It's an options expiration day, which means trading volume should pick up some. It doesn't necessarily mean, though, that the stock market will pick up. It might, but for now, the stock market is set for a lower open.
The S&P futures are down six points and are trading 0.3% below fair value. The Nasdaq 100 futures are down 36 points and the Dow Jones Industrial Average futures are down 17 points.
There isn't much that is new to offer as the basis for why there is a lack of buying conviction. That, however, could be why there is a lack of conviction.
Market participants are kicking back in the same whirlpool of headlines pertaining to trade, geopolitics, oil, interest rates, and peak earnings concerns.
Recent trade headlines sum things up well in terms of being stuck in the whirlpool.
To that end, China reportedly offered a plan to cut its trade surplus with the U.S. by $200 billion, yet China's foreign ministry said that isn't true. Yesterday, Canadian Prime Minister Trudeau said there was a good NAFTA deal on the table only to be followed by U.S. Trade Representative Lighthizer who said they were "nowehere near close to a deal."
The swirl of news has created a churning stock market this week, evidenced by the performance of the S&P 500, which is down 0.3% entering today's session. Five S&P 500 sectors are up this week and six S&P 500 sectors are down.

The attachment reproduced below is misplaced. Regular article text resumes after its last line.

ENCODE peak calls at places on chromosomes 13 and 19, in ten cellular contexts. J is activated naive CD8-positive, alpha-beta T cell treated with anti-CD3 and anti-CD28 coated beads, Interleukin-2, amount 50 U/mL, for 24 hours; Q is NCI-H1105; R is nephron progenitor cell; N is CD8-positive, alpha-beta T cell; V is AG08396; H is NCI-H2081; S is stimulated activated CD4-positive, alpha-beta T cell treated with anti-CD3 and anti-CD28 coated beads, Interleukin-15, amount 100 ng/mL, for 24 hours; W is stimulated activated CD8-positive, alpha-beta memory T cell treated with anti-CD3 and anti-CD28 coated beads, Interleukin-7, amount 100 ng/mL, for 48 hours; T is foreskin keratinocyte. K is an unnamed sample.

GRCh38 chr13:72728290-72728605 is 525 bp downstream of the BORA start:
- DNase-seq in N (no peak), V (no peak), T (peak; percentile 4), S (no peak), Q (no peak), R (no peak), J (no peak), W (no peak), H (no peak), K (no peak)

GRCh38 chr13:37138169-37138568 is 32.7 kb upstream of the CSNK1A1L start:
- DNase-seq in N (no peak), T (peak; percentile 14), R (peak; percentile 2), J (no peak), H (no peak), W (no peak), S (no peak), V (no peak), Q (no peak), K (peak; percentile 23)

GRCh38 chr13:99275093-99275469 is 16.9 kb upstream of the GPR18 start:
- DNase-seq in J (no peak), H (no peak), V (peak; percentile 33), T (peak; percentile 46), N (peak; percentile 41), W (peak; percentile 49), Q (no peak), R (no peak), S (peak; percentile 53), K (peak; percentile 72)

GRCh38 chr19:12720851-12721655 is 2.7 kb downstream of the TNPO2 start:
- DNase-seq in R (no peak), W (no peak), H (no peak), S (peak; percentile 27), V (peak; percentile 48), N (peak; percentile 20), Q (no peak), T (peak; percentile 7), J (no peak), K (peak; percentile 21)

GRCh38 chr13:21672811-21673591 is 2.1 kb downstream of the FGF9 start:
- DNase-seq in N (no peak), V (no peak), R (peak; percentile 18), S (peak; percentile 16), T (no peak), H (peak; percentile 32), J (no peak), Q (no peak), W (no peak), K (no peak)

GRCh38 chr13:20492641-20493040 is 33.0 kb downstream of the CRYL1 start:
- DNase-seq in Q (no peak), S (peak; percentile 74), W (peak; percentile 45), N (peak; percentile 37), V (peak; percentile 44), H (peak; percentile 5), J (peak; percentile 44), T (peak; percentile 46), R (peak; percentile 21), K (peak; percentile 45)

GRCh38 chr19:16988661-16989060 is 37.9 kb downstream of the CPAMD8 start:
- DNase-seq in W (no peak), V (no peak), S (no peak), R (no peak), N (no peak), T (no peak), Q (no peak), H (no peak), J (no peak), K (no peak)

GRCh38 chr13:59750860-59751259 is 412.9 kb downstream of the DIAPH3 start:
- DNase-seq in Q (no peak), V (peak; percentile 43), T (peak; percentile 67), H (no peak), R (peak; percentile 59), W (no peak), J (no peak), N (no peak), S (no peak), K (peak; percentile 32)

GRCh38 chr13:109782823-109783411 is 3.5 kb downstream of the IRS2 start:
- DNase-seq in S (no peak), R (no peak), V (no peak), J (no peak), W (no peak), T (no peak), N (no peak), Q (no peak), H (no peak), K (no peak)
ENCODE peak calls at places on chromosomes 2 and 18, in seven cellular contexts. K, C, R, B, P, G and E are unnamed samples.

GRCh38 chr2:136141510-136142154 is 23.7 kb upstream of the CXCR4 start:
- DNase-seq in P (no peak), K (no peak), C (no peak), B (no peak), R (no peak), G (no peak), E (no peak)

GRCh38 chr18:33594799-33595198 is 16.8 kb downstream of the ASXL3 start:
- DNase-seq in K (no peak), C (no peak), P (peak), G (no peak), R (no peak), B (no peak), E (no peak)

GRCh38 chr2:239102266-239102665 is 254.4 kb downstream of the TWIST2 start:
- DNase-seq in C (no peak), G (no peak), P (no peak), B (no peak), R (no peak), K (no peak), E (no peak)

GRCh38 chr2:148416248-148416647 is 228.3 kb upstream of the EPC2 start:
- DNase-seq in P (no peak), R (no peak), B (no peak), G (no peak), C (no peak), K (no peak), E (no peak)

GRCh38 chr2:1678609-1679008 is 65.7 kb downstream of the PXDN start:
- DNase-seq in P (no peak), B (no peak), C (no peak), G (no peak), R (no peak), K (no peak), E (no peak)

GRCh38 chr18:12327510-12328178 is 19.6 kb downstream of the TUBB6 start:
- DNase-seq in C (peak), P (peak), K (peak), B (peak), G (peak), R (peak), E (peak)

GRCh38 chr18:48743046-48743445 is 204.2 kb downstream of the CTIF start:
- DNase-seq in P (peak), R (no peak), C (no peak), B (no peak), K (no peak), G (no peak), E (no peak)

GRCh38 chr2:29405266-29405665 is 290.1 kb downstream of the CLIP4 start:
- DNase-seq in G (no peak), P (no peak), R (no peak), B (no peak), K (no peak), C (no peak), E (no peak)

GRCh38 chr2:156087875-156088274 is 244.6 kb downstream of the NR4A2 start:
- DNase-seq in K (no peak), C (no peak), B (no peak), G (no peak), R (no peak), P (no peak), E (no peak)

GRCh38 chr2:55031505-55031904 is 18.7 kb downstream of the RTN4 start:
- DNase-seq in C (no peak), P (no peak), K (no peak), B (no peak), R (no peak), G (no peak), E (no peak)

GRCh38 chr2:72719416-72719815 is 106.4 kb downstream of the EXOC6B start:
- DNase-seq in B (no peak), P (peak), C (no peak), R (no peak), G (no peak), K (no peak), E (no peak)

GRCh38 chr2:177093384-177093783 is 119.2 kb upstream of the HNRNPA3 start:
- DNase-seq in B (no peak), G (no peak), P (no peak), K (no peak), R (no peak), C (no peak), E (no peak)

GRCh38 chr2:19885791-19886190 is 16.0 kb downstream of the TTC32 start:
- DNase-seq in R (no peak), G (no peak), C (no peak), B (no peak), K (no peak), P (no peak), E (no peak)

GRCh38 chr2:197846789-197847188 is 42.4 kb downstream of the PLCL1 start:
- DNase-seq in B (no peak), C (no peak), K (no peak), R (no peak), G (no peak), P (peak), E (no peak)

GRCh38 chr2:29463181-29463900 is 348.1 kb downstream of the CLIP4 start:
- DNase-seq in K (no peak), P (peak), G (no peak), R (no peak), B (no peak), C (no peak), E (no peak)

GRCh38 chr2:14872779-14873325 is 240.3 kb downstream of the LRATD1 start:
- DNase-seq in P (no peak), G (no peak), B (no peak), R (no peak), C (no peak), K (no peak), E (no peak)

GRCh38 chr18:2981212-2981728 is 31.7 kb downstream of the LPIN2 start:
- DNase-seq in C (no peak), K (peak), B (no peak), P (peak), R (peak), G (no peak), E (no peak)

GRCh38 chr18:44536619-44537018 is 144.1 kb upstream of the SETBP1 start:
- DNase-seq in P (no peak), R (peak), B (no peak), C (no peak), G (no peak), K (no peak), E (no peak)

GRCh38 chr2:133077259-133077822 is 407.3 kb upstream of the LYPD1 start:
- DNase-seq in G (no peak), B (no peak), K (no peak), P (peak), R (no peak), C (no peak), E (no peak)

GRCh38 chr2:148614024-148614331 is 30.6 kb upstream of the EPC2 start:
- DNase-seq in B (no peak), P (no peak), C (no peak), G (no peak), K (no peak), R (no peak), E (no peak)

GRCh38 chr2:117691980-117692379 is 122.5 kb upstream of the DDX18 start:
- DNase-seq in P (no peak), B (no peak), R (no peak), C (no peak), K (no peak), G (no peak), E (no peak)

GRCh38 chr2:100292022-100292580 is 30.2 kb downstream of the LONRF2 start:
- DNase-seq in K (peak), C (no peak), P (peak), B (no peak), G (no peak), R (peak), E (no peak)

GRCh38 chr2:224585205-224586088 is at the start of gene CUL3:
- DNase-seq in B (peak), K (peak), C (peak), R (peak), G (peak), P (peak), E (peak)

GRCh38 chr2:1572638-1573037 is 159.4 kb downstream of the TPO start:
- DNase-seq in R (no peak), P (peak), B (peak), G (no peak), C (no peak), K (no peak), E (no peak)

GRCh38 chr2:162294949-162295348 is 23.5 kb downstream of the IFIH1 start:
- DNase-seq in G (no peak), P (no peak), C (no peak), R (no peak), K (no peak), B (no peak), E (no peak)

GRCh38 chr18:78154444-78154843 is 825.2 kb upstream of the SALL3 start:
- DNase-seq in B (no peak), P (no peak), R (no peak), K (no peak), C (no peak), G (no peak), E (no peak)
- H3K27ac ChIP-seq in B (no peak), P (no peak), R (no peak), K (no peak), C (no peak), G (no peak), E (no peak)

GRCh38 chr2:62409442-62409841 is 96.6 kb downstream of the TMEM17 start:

There isn't any economic data today to drive the stock market, yet there are several corporate headlines that have caused some trading waves.
Applied Materials (AMAT), Nordstrom (JWN), and Campbell Soup (CPB) are all trading lower following their earnings reports. Deere & Co. (DE) is little changed
Amgen (AMGN) is up after getting FDA approval for a drug to prevent migraines; and CBS (CBS) is up after its Board proceeded with a vote to declare a pro rata dividend that would dilute the voting interest of National Amusements from approximately 79% to approximately 20%.
The weakness in AMAT after some disappointing revenue guidance, and some expected weakness in related semiconductor stocks, is acting as a weight on the Nasdaq 100 futures along with Alphabet (GOOG), which is down 1.5%. Reportedly, '60 Minutes' is going to air a piece on Google Sunday night that investigates, among other things, whether it is a monopoly.
Anyhow, the drag of the information technology sector will be a drag on the broader market, which is looking a bit wrinkled for now as it hangs out for an extended time in the headline whirlpool.